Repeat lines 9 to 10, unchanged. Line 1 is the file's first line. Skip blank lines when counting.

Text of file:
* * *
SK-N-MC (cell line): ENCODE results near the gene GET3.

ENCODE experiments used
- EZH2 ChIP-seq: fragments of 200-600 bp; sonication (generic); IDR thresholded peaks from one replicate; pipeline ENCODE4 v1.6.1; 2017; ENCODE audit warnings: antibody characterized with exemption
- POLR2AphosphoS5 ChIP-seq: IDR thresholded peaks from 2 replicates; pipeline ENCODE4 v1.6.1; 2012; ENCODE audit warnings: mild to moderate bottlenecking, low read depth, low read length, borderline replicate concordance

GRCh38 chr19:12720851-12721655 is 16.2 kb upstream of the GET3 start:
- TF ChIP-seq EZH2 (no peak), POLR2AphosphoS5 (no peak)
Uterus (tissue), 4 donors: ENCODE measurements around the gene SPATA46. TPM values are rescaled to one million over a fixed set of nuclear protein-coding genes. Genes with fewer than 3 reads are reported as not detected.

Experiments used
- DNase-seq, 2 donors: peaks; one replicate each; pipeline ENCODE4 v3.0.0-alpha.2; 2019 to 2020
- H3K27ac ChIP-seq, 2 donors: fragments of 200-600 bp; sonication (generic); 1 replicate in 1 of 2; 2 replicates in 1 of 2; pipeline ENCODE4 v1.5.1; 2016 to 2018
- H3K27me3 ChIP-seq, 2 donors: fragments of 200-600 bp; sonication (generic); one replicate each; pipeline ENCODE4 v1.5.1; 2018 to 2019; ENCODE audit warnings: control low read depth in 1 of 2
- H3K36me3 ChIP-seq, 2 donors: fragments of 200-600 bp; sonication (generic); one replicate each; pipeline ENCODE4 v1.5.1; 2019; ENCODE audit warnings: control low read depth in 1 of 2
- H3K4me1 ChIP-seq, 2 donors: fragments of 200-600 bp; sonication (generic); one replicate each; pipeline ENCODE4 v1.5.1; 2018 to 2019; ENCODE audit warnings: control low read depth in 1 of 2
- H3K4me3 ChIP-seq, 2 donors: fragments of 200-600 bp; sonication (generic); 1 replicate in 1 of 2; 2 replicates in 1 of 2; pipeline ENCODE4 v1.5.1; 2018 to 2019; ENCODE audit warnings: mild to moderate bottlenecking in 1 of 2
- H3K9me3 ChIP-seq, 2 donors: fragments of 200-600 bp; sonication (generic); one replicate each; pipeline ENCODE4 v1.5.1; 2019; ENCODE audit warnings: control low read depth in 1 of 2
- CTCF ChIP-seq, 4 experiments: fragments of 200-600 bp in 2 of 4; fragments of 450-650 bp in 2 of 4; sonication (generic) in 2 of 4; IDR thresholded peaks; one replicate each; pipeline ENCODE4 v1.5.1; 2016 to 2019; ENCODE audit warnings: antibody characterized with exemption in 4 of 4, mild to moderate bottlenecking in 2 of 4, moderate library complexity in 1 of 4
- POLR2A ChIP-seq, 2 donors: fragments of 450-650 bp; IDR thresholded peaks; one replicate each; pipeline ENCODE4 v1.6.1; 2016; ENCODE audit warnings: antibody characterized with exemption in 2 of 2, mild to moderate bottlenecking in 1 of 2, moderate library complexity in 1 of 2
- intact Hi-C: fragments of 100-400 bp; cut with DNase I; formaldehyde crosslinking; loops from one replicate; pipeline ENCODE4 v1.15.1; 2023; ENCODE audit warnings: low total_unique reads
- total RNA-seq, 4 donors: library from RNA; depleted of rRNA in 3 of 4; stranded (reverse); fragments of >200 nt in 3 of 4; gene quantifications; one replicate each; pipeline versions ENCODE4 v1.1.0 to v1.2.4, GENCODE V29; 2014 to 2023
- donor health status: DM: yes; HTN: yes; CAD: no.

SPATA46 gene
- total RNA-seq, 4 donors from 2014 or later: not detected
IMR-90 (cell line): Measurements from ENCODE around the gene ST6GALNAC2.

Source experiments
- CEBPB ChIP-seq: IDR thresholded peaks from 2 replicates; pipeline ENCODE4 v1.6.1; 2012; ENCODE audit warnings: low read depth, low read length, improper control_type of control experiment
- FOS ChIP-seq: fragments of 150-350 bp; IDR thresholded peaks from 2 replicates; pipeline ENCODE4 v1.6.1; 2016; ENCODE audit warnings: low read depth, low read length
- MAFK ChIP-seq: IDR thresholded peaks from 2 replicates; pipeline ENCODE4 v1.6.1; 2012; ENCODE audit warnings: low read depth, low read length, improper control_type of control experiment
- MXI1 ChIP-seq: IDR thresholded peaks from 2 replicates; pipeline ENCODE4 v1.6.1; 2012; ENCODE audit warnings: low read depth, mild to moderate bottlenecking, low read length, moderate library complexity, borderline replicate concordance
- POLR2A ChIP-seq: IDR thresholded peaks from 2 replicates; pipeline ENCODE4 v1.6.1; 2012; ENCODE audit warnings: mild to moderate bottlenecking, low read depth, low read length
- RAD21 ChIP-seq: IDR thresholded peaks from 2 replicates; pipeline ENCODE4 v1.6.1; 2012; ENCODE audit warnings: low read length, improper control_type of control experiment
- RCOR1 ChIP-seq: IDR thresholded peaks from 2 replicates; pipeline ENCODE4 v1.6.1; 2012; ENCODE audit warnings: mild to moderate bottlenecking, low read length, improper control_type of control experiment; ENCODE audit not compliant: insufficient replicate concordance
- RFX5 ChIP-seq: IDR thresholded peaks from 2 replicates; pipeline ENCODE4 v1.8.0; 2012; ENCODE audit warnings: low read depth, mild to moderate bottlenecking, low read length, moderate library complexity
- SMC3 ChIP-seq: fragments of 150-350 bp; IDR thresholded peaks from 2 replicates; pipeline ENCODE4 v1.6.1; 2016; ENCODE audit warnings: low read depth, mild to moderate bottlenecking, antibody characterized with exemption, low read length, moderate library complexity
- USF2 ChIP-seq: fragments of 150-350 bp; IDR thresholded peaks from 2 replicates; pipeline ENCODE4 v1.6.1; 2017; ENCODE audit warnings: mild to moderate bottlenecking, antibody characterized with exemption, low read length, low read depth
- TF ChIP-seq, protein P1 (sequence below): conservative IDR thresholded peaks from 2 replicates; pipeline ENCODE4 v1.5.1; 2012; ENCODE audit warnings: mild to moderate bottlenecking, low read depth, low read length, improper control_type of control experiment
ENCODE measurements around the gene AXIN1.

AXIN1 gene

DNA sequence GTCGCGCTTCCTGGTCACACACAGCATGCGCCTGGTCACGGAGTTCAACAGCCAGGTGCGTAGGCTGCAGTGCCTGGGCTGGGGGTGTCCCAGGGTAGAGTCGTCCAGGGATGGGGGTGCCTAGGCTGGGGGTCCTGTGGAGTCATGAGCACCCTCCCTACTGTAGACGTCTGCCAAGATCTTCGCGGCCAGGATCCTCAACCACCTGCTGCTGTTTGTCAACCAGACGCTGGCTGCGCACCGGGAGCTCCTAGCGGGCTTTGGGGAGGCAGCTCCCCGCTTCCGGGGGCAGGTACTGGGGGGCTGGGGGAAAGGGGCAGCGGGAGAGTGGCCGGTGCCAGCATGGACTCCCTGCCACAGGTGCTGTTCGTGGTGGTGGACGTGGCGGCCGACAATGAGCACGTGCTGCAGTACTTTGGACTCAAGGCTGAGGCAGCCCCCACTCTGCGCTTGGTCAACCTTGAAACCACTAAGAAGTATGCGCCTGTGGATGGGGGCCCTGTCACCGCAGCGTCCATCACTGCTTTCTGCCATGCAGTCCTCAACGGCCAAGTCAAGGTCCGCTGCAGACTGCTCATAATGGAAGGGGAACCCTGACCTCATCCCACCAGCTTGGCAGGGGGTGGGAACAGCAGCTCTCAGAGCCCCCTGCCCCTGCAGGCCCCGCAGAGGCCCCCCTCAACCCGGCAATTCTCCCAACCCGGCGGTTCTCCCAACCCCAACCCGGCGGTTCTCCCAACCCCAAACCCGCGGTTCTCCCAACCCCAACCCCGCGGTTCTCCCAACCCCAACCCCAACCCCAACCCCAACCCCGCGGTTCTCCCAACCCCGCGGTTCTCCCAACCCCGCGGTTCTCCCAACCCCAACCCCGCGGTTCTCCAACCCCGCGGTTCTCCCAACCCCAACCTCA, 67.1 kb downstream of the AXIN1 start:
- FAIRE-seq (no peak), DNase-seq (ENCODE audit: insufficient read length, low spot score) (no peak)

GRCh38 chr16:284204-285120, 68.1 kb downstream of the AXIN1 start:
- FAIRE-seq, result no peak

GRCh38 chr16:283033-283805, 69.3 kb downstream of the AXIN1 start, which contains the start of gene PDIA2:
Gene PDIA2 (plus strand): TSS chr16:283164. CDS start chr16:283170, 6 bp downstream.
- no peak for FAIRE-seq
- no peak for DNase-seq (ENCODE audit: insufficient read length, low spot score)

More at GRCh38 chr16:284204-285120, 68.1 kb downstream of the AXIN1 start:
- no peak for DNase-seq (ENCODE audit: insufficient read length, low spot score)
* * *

- DNase-seq, 2 donors: peaks; one replicate each; pipeline ENCODE4 v3.0.0-alpha.2; 2019 to 2020
- H3K27ac ChIP-seq, 2 donors: fragments of 200-600 bp; sonication (generic); 1 replicate in 1 of 2; 2 replicates in 1 of 2; pipeline ENCODE4 v1.5.1; 2016 to 2018